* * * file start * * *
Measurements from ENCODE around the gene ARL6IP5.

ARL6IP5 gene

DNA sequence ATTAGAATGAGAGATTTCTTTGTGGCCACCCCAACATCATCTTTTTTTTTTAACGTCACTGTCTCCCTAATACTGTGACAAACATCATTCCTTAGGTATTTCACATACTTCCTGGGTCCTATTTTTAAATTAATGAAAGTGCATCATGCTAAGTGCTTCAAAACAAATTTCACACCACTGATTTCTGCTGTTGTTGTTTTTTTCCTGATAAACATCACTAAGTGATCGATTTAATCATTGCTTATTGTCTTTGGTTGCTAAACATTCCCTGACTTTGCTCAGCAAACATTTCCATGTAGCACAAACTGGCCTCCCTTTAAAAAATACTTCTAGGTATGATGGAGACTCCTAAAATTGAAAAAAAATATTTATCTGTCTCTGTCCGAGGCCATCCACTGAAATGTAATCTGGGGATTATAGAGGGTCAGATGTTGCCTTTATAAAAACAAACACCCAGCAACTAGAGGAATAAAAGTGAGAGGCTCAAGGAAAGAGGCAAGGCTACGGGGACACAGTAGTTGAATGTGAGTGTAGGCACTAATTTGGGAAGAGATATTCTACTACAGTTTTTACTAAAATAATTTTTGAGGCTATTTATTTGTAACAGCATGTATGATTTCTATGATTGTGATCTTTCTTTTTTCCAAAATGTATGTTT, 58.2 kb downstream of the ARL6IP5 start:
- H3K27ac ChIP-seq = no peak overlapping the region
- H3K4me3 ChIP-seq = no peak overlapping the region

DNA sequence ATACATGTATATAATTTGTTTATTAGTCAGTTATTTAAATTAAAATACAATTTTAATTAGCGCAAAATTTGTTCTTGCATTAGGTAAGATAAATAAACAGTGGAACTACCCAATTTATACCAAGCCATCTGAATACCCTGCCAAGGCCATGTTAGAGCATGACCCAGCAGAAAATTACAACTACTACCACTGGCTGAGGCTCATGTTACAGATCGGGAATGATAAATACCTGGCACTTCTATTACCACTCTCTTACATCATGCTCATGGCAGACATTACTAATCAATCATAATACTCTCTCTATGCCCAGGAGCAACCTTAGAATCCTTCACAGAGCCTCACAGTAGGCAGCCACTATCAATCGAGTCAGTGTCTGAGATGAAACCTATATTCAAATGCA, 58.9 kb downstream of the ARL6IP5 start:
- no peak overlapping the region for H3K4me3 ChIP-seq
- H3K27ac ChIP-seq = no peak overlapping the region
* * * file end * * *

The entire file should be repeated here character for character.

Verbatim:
Measurements from ENCODE around the gene ARL6IP5.

ARL6IP5 gene

DNA sequence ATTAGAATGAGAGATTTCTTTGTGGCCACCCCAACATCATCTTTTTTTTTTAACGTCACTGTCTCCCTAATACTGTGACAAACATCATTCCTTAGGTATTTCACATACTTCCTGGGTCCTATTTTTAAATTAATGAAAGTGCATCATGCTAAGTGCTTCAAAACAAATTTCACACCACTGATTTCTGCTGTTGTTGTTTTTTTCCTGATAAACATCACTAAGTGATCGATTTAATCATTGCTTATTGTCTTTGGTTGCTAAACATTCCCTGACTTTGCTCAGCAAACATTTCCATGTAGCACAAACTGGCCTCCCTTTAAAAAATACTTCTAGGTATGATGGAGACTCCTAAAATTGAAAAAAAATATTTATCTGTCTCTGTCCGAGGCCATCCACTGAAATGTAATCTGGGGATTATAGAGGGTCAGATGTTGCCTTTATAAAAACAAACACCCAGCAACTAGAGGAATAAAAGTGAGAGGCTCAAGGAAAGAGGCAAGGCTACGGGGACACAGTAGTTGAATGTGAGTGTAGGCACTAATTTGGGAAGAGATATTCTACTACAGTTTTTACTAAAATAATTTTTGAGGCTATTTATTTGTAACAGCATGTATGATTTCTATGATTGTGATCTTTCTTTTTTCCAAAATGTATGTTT, 58.2 kb downstream of the ARL6IP5 start:
- H3K27ac ChIP-seq = no peak overlapping the region
- H3K4me3 ChIP-seq = no peak overlapping the region

DNA sequence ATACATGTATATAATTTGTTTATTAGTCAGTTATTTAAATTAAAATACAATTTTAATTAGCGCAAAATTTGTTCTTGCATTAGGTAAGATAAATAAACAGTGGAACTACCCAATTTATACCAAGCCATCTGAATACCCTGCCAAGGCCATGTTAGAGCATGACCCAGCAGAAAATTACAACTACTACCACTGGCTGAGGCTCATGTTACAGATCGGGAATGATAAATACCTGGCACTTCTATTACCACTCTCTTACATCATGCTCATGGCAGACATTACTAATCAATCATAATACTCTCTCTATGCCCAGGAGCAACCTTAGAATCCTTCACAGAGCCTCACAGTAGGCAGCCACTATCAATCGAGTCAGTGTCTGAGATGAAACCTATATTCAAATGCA, 58.9 kb downstream of the ARL6IP5 start:
- no peak overlapping the region for H3K4me3 ChIP-seq
- H3K27ac ChIP-seq = no peak overlapping the region